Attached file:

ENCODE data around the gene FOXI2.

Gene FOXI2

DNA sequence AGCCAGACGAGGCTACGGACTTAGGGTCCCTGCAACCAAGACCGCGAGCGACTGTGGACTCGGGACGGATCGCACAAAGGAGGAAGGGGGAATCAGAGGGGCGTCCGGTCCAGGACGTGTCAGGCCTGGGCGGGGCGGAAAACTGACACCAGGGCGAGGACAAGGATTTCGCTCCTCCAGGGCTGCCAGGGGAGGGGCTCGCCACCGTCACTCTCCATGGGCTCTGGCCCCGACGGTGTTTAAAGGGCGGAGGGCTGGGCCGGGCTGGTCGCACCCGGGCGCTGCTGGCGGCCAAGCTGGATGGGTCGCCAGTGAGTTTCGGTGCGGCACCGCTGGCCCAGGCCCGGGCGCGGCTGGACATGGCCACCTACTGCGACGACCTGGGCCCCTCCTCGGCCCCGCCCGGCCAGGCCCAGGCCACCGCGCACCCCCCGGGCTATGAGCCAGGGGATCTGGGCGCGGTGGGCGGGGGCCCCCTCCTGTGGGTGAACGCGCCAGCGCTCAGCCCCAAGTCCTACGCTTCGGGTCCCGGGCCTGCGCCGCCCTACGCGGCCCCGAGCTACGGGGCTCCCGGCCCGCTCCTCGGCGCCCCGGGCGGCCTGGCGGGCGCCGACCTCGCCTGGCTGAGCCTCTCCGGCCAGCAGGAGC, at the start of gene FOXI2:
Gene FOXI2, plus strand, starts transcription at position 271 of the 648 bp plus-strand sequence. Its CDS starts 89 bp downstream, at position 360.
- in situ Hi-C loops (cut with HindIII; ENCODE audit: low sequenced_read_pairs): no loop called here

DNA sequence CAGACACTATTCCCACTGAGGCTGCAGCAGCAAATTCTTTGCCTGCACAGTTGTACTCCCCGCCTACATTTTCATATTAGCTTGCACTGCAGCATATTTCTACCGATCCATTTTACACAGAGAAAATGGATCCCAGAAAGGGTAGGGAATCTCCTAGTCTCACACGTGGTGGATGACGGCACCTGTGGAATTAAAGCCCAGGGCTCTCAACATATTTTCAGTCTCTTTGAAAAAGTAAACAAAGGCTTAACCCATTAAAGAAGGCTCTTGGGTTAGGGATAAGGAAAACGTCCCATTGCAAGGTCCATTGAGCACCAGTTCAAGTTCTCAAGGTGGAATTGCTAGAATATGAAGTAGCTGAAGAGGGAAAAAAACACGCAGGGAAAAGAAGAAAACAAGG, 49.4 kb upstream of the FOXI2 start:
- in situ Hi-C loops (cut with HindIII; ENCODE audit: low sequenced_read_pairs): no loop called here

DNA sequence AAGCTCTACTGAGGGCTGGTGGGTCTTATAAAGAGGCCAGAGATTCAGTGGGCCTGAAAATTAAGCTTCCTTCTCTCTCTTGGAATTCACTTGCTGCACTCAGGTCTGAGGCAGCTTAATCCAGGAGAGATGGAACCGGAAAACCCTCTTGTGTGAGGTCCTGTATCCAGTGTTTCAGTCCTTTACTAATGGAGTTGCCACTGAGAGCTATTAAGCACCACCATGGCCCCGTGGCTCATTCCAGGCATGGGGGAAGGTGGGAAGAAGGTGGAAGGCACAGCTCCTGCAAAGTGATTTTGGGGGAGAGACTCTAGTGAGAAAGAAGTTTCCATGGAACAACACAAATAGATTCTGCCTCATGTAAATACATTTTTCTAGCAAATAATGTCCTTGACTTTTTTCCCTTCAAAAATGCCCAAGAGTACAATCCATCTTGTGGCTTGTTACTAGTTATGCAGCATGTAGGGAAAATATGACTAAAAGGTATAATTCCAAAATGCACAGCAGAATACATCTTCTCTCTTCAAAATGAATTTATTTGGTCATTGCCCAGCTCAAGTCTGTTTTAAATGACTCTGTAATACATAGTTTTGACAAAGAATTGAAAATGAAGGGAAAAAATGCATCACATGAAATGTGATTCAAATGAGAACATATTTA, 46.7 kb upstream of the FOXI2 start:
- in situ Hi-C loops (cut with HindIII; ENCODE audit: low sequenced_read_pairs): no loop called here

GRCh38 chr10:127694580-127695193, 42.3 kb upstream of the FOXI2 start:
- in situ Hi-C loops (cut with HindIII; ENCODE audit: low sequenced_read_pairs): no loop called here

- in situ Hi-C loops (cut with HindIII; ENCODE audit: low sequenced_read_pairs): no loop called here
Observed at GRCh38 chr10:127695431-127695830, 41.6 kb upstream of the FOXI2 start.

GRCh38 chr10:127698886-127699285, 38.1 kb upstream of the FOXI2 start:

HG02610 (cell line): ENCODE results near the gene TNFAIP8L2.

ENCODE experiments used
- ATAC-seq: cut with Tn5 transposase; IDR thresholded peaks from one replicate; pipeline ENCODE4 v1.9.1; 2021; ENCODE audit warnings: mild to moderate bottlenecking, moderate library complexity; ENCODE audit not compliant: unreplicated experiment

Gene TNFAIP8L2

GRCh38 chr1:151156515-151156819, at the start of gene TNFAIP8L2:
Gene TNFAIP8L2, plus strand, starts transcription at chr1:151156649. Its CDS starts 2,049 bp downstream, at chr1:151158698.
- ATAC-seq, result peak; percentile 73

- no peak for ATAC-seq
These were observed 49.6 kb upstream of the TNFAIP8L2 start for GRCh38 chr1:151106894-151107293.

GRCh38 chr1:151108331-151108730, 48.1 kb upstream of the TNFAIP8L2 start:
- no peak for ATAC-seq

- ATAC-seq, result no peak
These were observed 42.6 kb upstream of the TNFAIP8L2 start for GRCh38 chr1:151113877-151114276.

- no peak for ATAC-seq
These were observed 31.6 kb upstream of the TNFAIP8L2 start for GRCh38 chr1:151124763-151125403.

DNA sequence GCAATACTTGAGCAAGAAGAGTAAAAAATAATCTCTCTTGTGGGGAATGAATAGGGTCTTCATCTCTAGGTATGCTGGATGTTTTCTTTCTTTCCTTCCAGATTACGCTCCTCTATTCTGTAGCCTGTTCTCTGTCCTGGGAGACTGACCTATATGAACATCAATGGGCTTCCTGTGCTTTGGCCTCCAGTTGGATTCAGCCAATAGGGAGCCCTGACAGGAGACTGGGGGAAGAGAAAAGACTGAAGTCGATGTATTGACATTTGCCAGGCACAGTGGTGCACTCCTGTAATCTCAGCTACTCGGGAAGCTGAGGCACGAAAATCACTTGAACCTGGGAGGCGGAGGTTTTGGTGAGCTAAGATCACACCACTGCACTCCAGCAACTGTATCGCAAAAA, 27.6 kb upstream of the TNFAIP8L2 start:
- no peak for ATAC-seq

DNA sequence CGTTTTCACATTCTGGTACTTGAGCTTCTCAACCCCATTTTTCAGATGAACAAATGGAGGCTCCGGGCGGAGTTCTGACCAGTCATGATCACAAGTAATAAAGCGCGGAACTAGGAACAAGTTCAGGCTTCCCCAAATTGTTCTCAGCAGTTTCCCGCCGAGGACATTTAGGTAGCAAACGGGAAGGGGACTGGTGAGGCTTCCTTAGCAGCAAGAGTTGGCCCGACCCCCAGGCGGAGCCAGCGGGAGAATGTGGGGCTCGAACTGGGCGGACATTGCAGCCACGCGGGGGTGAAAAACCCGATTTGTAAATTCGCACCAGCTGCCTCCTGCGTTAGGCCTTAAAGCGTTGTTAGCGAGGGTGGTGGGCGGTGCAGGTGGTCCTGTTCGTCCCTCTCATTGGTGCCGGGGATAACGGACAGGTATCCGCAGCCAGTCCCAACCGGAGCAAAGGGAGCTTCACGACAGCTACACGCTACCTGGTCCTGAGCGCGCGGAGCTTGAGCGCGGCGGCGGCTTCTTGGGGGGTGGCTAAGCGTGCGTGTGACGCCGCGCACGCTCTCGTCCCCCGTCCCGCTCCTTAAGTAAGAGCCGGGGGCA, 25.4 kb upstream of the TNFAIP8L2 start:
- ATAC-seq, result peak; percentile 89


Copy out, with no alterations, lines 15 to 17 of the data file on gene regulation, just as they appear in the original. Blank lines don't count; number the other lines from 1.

HG02610 (cell line): ENCODE results near the gene TNFAIP8L2.

ENCODE experiments used
- ATAC-seq: cut with Tn5 transposase; IDR thresholded peaks from one replicate; pipeline ENCODE4 v1.9.1; 2021; ENCODE audit warnings: mild to moderate bottlenecking, moderate library complexity; ENCODE audit not compliant: unreplicated experiment